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Get systems in place before growing a landscaping company

KW-area landscaper says a business must be systemized before it should consider growth

December 22, 2023  By  Mike Jiggens

Having good people on staff is the foundation for a successful landscaping business. Photo credit: W Production / Adobe Stock

A landscaping business won’t grow without the right systems in place, the owner of a Kitchener-Waterloo-area company says, adding chasing growth without being systemized is a recipe for disaster.

“It’s not all about growth,” Derek Lippert, owner of Quiet Nature Ltd., a predominantly design/build landscaping business in Ayr, Ont., told an audience of landscapers at last winter’s Landscape Congress in Toronto. “You need to be systemized, then grow. Don’t do it the wrong way.”

Having the right people is the foundation for a successful business, he said, but the right processes must first be in place. 

Lippert founded his business in 1999. He said the business wasn’t sufficiently systemized at the outset which hindered its success. If a business focuses on profit before caring about its systems, its employees and its customers, its business ethics could become compromised, he added.


Quiet Nature employs about 20 people, specializing in naturalistic landscapes such as ponds and other water features. It does between $3 million and $3.5 million in sales. Some of its specialty work can take crews as far northward as Collingwood.

Lippert said most people don’t purposely seek careers in landscaping, but “stumble” into the profession one way or another. They may have started by mowing lawns during their youth or working for someone else. They found the work paid the bills and inspired them to remain in the industry.


“People are willing to pay you with their hard-earned money to do things for them.”

Lippert said the company owner may then wish to grow his business by taking on more jobs yet finds that although many have gone well, some haven’t. He warned that one bad job could mean the end, putting a company out of business.

At the same time, many of those employed by the business may be considered as ideal workers while some tend to cause grief. Some clients might also be good customers while others “might put you in a corner.”

The business owner might find he needs to grow his company to keep up. He gets more leads and hires more staff but soon finds his people are stressed. 

“So, how do we short-circuit this flawed trajectory and move in a more linear path to sanity?”

A business can’t focus solely on the process and the systems without the people, Lippert said, adding a business also can’t only have great people without the processes.

The pillars of a successful business include team and leadership, finance, operations, marketing and sales.

Importance of good people
Getting good people who make a connection and are on the same wavelength will treat their employer well if they’re treated well. 

“That’s the foundation for everything. Without that, you don’t have a real business.”

Lippert said that once Quiet Nature became a $500,000 business, it had one returning staff member. A consultant was hired to guide that individual. If one good idea comes from hiring a consultant or a coach, the investment is worth if that idea generates revenue beyond the investment of hiring someone, he said.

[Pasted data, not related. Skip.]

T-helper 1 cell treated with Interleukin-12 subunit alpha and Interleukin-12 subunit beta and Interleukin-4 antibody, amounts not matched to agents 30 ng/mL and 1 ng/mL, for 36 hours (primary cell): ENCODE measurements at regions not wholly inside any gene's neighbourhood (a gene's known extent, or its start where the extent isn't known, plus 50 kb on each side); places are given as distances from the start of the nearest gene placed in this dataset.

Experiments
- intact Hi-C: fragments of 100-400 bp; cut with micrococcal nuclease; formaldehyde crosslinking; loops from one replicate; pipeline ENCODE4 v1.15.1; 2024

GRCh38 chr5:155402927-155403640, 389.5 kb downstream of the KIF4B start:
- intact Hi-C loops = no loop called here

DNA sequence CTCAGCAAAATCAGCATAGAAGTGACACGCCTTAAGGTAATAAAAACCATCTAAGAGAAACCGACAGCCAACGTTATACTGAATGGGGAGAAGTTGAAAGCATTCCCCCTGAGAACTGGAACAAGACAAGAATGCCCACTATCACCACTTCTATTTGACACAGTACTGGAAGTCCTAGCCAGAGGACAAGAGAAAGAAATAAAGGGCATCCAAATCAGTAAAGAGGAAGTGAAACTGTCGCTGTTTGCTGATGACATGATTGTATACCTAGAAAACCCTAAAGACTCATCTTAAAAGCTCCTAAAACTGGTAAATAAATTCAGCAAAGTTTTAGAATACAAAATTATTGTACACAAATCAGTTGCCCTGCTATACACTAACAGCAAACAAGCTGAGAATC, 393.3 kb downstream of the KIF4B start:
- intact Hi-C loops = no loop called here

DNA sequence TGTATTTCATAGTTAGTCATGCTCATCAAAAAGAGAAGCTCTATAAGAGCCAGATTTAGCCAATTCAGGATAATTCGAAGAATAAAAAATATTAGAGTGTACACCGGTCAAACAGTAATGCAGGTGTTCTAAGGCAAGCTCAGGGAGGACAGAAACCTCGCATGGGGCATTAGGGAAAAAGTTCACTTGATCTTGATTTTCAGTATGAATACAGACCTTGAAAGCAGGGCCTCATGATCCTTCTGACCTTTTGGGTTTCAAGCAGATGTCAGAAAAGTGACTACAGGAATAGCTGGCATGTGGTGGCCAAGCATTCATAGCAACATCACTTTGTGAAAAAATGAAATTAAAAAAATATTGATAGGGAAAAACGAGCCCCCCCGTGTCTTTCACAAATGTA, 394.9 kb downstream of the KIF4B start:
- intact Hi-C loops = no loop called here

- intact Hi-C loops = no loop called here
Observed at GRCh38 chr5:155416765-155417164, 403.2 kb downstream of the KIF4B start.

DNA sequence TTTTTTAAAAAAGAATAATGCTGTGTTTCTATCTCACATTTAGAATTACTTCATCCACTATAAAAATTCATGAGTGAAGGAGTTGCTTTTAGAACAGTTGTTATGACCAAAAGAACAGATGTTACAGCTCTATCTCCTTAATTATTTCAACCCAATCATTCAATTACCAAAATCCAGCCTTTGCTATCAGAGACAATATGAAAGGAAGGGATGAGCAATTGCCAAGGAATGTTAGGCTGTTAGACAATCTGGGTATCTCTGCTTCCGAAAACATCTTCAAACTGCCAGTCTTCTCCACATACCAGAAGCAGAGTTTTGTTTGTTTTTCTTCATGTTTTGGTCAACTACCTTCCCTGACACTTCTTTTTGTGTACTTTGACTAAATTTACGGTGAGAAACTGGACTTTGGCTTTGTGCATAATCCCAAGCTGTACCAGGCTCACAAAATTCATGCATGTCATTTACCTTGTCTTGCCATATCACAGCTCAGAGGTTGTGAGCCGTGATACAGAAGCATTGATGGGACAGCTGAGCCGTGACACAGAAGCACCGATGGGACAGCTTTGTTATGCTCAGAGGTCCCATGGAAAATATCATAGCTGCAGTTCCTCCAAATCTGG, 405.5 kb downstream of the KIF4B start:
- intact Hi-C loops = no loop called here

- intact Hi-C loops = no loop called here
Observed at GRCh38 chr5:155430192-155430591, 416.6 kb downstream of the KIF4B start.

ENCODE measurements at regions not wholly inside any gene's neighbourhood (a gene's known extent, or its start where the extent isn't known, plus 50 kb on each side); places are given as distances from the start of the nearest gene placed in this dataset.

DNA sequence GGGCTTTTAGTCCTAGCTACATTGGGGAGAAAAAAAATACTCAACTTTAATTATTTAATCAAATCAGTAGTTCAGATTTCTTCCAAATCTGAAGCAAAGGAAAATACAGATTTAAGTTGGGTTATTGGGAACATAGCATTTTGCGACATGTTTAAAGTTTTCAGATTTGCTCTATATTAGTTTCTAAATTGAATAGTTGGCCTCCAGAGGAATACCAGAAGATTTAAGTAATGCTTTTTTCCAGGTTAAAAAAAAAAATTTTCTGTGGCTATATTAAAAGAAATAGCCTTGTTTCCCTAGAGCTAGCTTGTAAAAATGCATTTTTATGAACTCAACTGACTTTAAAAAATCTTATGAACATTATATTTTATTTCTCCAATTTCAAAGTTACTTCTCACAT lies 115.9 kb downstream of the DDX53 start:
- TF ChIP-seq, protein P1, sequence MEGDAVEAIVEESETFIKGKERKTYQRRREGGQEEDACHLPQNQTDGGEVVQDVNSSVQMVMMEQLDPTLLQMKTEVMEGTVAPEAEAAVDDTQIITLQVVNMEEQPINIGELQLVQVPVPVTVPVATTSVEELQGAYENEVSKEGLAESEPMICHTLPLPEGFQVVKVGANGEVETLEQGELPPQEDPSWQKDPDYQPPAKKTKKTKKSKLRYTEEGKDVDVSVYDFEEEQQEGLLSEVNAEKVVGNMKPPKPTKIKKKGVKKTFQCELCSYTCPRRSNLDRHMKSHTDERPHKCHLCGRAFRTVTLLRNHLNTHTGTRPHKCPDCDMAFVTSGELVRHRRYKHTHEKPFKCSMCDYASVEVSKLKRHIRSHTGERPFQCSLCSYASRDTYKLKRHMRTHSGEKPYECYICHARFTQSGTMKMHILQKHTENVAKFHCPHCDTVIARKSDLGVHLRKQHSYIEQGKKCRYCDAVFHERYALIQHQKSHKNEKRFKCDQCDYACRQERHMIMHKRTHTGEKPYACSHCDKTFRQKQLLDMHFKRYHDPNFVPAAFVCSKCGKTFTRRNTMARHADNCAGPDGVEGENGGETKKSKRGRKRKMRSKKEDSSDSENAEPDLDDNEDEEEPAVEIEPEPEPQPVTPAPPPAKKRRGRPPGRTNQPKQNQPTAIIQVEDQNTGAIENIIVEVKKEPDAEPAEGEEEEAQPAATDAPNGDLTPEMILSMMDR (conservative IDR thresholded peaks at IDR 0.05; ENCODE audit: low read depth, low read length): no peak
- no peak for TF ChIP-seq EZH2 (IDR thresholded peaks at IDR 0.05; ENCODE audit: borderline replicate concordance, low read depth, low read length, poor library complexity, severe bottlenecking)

“You have to become a slightly better version of yourself every single day.”

When a team sees its employer become more of a well-rounded person who can deal with his own stresses and anxieties that can be shared with the team, it becomes a self-development journey for the business owner, Lippert said.

One A-level employee will help to make a business more successful than several C-level employees, he said, adding the A-level players tend to act as a magnet by bringing B and C-level players forward. The employer himself is no longer the only “magnet.” Others are filling the role.

“The reason other good people are coming and staying is no longer because of you. You want your lead hands to be the quality of employee that any other company around you would put as a crew leader in a heartbeat.”

Lippert suggested companies refrain from hiring new crews until they first have “rock solid, killer people” in the field.

He added that businesses should avoid having a personality monoculture, noting it’s good to have a diversity of opinion and personality among staff. Creative types tend to develop business while conservative types keep businesses running. They need each other, he said.

Lippert encouraged using sub-contractors to outsource things “you’re no good at.”

Landscape contractors should treat recruiting as they do marketing by dedicating a website page that tells prospective employees why they should want to work for that company and why they would fit into the company’s culture.

“When you have good employees who don’t cause drama, be sure to pay them well and listen to what they have to say. It’s easy to overlook the ones who are quiet and steady.”

Weekly or bi-weekly staff meetings keep everyone informed, Lippert said, and are also opportunities to praise, motivate and keep everyone engaged.

Key staff can be taken on company retreats as a means of “tapping into their brains,” he said. “Move out of the environment you’re in and maybe get some ideas flowing.”

Staff retention can be helped when a business provides its employees with the right equipment. If a piece of equipment prevents an employee from doing the work by hand, the worker will experience less strain on his body and will be more apt to stay with the company, Lippert said. Working with the right equipment is also a good marketing tool, he added.

This article is part of the Technology Week.

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